By contrast, by 1933, the great German theologian Dietrich Bonhoeffer, who originally was a believer in Ghandi style pacifism, was writing that civil disobedience was a proper response when opposing unjust political structures which oppressed and persecuted their citizenry. He became increasingly convinced that submission to a corrupt and evil government was not God’s will, but that he, and by implication, other Christians had to oppose oppressive governments.
One basis of Bonhoeffer’s change of heart was the conviction that the consequences of pious pacifism were far more dangerous to society at large than active opposition–which of course, carried its own risks. What Bonhoeffer saw clearly was that when Christians did not stand up against evil, evil prevailed. He saw the lightning speed with which Hitler’s regime fomented evil; and he saw the creation of a "German" church which went along with and sometimes actively supported the atrocities of the Third Reich. Along with Karl Barth and others who signed the "Barmen" declaration, he refused to acknowledge the legitimacy of a regime which sought to crush the Christian conscience.
He came to the conclusion that submission to an evil world order was wrong because the first loyalty of the Christian was to God’s will, a will expressed in God’s directives against injustice and unrighteousness. In brief, he felt as a Christian he was called to a battle against evil wherever he found it–and find it he did in Nazi Germany.
Bonhoeffer had seen a drift in Christian theology which he had tracked from the thirteenth century. He did not like or approve of the drift, seeing a shift concerning humans’ relationship with God reduced to a set of meaningless rituals and a mindset intent on a conversion which meant escapism from the "world." He thought that trend the very opposite of participating in and relieving the suffering of our fellow human beings. He called his approach a "church for others." His concept of grace has influenced many Christians who have appropriated his description of a "cheap grace" which repudiates participation in the suffering and redemption of this world order, forsaking involvement and risk for personal spirituality confined to private practices..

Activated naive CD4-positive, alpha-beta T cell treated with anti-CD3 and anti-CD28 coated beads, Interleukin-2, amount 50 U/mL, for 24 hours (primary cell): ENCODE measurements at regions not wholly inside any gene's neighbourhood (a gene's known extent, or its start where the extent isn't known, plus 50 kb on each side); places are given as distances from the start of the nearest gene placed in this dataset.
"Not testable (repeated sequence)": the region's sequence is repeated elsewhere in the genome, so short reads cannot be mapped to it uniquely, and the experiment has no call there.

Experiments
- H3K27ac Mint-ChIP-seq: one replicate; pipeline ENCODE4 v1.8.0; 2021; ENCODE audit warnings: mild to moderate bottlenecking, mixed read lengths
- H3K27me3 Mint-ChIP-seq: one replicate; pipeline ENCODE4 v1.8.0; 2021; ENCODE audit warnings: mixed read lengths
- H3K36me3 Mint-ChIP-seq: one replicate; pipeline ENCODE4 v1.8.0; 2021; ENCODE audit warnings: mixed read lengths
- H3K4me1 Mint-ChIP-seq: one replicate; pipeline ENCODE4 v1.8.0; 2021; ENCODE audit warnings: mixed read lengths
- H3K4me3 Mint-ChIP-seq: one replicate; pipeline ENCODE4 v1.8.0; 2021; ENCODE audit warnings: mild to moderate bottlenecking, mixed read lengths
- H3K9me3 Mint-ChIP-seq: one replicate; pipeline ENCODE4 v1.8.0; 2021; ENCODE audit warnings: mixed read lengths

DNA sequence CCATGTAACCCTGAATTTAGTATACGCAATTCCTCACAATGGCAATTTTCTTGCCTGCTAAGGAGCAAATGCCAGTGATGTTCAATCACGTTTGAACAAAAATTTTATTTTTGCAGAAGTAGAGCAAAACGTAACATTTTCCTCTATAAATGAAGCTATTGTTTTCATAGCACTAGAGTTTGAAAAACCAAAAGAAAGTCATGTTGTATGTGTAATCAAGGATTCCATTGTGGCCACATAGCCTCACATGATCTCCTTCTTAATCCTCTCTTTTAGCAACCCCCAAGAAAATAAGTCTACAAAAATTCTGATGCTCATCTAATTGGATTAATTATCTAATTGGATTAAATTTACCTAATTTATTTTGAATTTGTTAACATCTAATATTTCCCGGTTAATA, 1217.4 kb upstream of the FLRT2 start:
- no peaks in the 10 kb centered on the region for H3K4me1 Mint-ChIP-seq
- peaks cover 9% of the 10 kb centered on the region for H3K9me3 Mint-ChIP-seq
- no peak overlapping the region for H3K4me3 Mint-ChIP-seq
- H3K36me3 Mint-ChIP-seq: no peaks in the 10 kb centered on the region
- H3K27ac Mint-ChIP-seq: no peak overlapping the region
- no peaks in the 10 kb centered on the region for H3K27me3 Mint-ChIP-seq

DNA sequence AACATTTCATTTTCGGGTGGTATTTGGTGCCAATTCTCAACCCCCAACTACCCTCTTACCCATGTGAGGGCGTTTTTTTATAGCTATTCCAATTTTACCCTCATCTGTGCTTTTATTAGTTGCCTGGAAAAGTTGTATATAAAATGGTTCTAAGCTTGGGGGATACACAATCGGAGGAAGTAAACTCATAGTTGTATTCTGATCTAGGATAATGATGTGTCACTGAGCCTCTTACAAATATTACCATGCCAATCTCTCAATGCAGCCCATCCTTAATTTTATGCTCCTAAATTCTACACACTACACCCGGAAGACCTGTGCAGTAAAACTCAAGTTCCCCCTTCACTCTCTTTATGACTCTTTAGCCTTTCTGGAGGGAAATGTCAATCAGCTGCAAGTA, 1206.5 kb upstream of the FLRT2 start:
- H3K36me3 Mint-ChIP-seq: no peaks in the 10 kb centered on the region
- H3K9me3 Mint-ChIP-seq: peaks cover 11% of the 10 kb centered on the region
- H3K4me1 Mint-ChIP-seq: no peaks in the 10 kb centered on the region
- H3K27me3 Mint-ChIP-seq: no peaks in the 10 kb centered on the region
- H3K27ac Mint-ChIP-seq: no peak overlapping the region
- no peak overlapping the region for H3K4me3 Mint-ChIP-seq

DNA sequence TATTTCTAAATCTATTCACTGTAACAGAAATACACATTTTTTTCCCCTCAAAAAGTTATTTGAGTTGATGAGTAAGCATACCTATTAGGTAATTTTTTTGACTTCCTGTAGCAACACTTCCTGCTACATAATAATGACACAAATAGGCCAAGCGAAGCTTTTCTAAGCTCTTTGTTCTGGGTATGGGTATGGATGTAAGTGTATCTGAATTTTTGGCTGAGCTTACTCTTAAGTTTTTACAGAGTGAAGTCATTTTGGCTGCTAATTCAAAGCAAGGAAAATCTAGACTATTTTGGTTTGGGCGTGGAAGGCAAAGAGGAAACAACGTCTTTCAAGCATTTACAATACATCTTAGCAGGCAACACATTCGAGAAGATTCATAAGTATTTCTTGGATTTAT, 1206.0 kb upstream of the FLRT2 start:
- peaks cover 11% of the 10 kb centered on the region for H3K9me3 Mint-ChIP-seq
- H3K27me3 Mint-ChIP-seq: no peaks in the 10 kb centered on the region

Those who know Bonhoeffer’s story know he died at the age of 39 for his participation in a plot to assassinate Adolf Hitler. Bonhoeffer took the risks he did because he knew the atrocities which were happening under the aegis of the Third Reich, and took a radical stand against them. He literally laid down his life for his suffering countrymen..
While Christians in America may not suffer imprisonment and death for standing up against what they believe to be wrong, Bonhoeffer insisted all believers are called to radical discipleship which demands active responses to evil. For Christians, retreat into passivity and a merely personal spirituality is not an option. The call to discipleship includes the confrontation of evil and the establishment of justice and righteousness in the here and now.